There is a scene toward the end of "Departure" in which one of Sweeney's friends, Annie, explains some of the background as to what's driving all the action, and some of the background on the Benandanti.  Annie, who claims her cousin was murdered/suicided by the Benandanti, identifies them as the philosophical/religious descendants of the marauders who descended "out of the northern steppes" of Europe tens of thousands of years ago and wiped out the bloodthirsty matriarchal/matrilineal culture that existed at the time to forcibly replace it -- not just in Europe but around the entire world -- with the patriarchy that built all the buildings and wrote all the books and created all the art and made us the civilized beings (??) we are today.

 

This brief mention (pages 127-128) is the only clear reference up to this point to what all this is about, and if the reader doesn't bring some background in this to the reading, I do not know how they would ever be able to understand what's going on.  I guess you'd just have to read it and take everything for granted, maybe shrug it all off as a horror story or something.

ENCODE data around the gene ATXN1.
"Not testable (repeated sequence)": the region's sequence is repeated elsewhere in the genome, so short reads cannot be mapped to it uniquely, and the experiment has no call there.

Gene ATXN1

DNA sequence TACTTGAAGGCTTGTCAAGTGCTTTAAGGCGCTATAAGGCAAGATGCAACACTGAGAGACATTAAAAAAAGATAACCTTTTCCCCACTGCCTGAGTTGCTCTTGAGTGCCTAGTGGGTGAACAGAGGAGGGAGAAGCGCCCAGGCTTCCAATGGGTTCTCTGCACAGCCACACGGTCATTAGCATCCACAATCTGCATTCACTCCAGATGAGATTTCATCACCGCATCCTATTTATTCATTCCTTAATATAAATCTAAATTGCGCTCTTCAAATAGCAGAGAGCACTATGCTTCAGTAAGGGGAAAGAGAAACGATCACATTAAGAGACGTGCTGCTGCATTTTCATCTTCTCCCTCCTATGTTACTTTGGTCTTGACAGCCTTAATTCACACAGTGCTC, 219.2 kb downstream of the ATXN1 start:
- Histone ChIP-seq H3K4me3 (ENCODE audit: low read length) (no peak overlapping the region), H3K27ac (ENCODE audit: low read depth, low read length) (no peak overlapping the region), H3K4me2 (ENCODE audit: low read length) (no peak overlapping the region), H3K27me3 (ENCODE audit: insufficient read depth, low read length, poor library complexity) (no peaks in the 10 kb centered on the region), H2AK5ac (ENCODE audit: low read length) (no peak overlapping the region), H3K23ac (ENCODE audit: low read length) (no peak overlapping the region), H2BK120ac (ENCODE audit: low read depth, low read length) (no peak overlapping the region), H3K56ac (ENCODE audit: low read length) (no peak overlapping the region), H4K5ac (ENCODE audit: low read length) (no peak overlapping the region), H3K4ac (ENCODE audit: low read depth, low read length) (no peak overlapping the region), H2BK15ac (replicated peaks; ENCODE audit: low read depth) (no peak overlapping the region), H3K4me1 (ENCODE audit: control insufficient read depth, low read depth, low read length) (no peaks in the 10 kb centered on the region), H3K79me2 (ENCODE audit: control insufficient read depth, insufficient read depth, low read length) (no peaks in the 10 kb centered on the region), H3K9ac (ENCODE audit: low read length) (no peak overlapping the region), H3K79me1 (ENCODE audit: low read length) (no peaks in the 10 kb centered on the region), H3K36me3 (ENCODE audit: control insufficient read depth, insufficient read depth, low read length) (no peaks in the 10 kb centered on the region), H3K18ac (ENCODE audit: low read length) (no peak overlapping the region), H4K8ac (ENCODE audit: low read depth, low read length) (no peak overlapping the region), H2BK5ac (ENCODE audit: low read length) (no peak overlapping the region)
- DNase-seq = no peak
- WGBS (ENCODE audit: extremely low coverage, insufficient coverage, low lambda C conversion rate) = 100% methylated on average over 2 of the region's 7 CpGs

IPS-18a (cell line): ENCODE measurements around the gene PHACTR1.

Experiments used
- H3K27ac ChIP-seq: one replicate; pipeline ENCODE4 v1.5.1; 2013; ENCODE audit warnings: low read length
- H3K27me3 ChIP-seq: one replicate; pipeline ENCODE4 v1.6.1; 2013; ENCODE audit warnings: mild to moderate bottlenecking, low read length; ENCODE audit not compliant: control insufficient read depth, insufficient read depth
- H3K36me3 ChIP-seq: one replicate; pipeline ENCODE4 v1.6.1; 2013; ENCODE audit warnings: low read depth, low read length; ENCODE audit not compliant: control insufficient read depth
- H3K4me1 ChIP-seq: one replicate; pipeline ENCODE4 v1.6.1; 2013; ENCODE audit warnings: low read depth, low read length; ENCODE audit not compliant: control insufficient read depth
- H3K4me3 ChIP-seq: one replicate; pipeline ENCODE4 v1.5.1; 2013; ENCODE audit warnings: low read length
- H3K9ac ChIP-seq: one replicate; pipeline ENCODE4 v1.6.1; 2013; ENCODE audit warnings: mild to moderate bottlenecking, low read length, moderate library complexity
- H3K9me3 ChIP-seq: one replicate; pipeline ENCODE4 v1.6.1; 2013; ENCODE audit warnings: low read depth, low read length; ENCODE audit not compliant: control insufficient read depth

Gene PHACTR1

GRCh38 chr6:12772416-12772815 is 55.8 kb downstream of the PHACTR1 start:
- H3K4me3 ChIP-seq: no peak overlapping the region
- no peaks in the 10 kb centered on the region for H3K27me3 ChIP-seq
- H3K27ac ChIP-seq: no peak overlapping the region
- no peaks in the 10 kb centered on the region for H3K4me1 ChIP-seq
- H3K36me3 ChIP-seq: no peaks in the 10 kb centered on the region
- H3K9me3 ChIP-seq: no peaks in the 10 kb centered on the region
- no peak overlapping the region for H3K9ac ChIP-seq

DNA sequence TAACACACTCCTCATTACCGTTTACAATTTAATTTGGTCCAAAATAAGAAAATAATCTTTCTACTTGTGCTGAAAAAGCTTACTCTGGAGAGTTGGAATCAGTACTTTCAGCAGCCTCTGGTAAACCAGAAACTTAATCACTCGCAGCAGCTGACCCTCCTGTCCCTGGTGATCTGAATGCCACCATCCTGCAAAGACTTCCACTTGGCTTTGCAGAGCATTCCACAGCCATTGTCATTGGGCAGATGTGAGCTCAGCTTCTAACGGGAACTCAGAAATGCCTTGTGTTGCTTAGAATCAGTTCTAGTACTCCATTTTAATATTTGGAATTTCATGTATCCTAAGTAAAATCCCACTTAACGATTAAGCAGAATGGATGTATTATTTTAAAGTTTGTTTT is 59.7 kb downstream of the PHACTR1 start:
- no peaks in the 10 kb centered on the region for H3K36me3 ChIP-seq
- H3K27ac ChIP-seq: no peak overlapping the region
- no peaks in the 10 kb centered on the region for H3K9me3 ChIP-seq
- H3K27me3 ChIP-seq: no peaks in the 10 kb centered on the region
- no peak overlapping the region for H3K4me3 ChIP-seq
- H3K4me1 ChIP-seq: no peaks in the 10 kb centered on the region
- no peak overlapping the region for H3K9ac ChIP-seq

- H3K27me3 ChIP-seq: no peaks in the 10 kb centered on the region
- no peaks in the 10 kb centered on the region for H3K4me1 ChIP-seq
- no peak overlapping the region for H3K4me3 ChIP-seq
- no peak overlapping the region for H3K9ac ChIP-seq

(Author Hand makes reference to the historical benandanti in her "Author's Notes" at the end; they were real, though nothing like the organization (??) she fictionalized.  And when I suggest that the average reader might be lost navigating this novel, I note that many/most of the authors whose works she cites are residents of my own library.)